Low oil prices, rough market conditions, and the Shanghai Composite’s summer crash.
The past year was hardly kind to investors, yet billionaires as a group—that is, those with a net worth of $1 billion or more—managed to make the volatile market conditions in 2015 work in their favor.
In total, the wealth of the world’s billionaires grew by 5.4% to $7.7 trillion, while the number of billionaires also grew by 6.4% to 2,473, according to a billionaire census by Wealth-X, a firm that tracks the ultra-wealthy.
That growing number of billionaires was largely boosted by baby boomers passing their wealth on to their heirs. Billionaires who inherited or partially inherited their net worth grew 29.9% year-on-year—the fastest growing segment of all billionaires.
But the large majority of billionaires still require some form of entrepreneurialism to maintain their status. Some 56% of billionaires in 2015 were self-made and 87% made at least some of their fortunes themselves.
Billionaires have grown more cautious about the markets however, with cash accounting for 22.2% of their net worth, up from 19.1% last year and the highest percentage since Wealth-X began tracking the data in 2010. In response to uncertain market conditions such as the crash of the Shanghai Composite in the summer of 2015, it seems likely that billionaires began taking their money off the table.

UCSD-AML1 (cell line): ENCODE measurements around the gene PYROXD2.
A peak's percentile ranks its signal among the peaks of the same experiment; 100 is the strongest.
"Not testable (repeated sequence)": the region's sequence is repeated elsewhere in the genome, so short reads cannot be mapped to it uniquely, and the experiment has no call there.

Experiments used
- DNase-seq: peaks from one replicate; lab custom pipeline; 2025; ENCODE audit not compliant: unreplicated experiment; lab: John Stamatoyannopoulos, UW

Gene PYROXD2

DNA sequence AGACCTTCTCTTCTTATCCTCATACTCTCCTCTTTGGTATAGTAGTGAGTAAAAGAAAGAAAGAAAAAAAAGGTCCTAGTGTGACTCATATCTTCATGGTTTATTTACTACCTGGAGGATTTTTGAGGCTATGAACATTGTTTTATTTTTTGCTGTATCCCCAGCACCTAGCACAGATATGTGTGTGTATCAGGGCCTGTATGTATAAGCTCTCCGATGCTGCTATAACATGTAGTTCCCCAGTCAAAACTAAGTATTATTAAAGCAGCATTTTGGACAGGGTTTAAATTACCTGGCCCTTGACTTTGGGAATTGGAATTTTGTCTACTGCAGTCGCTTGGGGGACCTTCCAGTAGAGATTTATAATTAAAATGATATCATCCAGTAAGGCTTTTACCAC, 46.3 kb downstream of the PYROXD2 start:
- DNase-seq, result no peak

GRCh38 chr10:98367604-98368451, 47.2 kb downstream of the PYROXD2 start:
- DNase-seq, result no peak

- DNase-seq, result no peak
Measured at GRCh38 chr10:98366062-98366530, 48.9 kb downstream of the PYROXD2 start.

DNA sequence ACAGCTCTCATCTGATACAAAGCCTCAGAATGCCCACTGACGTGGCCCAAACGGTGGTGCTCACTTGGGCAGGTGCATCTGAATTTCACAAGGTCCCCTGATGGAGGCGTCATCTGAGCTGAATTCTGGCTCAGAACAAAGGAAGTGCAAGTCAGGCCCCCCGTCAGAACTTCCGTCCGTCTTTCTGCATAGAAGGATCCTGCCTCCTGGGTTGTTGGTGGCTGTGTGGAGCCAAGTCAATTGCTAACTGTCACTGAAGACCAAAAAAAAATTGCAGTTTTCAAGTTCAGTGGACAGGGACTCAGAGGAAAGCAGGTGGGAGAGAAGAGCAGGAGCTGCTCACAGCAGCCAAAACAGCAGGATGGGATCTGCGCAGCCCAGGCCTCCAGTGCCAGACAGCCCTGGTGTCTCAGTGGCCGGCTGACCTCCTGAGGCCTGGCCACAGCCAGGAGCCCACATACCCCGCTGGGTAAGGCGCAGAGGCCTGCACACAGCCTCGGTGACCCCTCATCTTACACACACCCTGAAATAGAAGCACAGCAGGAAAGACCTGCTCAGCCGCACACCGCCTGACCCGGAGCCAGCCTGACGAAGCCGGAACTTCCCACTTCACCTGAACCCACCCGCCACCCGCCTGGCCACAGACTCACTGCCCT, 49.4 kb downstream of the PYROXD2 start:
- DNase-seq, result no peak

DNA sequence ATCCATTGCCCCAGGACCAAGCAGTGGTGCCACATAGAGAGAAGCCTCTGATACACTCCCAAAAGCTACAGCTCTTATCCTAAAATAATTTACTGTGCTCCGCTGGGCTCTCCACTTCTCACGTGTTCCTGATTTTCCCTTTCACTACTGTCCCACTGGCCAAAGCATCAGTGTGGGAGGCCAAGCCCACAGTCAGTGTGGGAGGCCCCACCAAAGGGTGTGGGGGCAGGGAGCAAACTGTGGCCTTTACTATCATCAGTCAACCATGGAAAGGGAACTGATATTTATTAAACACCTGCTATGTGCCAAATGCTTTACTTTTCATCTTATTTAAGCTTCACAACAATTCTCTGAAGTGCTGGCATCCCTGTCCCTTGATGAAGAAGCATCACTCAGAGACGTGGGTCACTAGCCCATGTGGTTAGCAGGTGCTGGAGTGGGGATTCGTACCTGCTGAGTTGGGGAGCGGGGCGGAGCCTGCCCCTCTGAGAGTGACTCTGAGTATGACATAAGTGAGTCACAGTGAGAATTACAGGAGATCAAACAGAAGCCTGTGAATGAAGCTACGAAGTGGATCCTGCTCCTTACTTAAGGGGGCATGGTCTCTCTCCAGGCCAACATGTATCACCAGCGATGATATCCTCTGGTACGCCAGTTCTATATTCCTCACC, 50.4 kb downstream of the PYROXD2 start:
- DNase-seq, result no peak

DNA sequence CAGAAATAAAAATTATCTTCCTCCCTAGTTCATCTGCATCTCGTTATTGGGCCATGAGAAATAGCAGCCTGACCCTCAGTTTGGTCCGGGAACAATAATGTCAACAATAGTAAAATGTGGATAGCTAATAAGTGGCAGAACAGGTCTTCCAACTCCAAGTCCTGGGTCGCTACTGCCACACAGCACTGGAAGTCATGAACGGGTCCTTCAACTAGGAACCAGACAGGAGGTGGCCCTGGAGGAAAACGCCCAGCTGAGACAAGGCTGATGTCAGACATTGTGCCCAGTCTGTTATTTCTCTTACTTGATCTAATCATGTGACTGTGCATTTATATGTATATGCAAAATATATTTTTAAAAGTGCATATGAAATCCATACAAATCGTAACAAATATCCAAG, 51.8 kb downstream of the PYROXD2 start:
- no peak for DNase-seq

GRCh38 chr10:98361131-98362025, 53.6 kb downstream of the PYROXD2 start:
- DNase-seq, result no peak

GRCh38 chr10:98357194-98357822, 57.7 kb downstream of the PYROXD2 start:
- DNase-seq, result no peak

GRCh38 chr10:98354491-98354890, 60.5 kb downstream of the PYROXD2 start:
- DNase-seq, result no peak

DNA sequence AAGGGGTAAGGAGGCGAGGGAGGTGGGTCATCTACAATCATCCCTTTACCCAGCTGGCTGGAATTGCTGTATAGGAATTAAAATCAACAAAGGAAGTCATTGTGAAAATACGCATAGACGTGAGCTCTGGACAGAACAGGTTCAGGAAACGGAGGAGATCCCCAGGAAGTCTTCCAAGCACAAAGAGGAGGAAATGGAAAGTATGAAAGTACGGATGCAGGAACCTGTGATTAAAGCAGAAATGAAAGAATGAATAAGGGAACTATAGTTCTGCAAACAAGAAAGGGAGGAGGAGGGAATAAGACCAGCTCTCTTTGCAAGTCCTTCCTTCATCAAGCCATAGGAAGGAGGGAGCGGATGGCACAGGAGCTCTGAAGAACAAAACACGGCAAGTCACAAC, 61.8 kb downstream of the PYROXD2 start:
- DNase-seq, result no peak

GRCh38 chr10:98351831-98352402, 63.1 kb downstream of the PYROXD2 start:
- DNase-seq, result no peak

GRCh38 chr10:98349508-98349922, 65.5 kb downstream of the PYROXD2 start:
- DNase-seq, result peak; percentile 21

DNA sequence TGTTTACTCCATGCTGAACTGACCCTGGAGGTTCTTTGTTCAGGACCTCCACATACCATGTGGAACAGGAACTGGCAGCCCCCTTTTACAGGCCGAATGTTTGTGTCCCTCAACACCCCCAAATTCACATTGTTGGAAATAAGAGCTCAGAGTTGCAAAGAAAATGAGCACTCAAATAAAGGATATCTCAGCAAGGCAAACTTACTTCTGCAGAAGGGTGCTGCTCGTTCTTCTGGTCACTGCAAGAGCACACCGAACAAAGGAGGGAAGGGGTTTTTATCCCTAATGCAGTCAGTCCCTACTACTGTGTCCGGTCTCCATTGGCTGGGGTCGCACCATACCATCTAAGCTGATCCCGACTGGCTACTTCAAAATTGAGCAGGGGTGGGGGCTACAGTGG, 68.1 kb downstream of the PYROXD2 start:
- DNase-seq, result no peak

That said, billionaires control slightly less of the world’s wealth than they did two years ago. While billionaires held about 4% of global wealth in 2014, they held 3.9% in 2015, suggesting that other economic classes grew their wealth at a slightly faster pace than billionaires.
Despite efforts to include more women in the startup space and at the executive table, male billionaire over-representation still increased, according to the report. About 8.4 male billionaires exist for every female billionaire today, up from a 8.1:1 ratio a year ago.